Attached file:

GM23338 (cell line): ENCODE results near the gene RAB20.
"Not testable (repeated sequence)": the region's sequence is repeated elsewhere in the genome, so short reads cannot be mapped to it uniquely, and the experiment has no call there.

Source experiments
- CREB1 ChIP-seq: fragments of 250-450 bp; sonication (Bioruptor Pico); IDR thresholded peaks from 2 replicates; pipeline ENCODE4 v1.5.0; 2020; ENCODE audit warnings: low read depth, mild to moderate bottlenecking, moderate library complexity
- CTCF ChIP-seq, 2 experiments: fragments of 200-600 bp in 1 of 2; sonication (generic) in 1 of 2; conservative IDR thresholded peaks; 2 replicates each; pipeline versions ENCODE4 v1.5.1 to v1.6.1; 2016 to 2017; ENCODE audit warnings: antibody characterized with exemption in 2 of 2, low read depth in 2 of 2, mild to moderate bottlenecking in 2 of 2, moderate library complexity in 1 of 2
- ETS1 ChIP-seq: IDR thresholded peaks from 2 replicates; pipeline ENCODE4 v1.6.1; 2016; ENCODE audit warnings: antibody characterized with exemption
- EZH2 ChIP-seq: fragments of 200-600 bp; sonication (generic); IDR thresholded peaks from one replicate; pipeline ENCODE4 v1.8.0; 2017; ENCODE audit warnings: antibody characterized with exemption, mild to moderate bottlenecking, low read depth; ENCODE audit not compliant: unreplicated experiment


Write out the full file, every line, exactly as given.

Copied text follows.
GM23338 (cell line): ENCODE results near the gene RAB20.
"Not testable (repeated sequence)": the region's sequence is repeated elsewhere in the genome, so short reads cannot be mapped to it uniquely, and the experiment has no call there.

Source experiments
- CREB1 ChIP-seq: fragments of 250-450 bp; sonication (Bioruptor Pico); IDR thresholded peaks from 2 replicates; pipeline ENCODE4 v1.5.0; 2020; ENCODE audit warnings: low read depth, mild to moderate bottlenecking, moderate library complexity
- CTCF ChIP-seq, 2 experiments: fragments of 200-600 bp in 1 of 2; sonication (generic) in 1 of 2; conservative IDR thresholded peaks; 2 replicates each; pipeline versions ENCODE4 v1.5.1 to v1.6.1; 2016 to 2017; ENCODE audit warnings: antibody characterized with exemption in 2 of 2, low read depth in 2 of 2, mild to moderate bottlenecking in 2 of 2, moderate library complexity in 1 of 2
- ETS1 ChIP-seq: IDR thresholded peaks from 2 replicates; pipeline ENCODE4 v1.6.1; 2016; ENCODE audit warnings: antibody characterized with exemption
- EZH2 ChIP-seq: fragments of 200-600 bp; sonication (generic); IDR thresholded peaks from one replicate; pipeline ENCODE4 v1.8.0; 2017; ENCODE audit warnings: antibody characterized with exemption, mild to moderate bottlenecking, low read depth; ENCODE audit not compliant: unreplicated experiment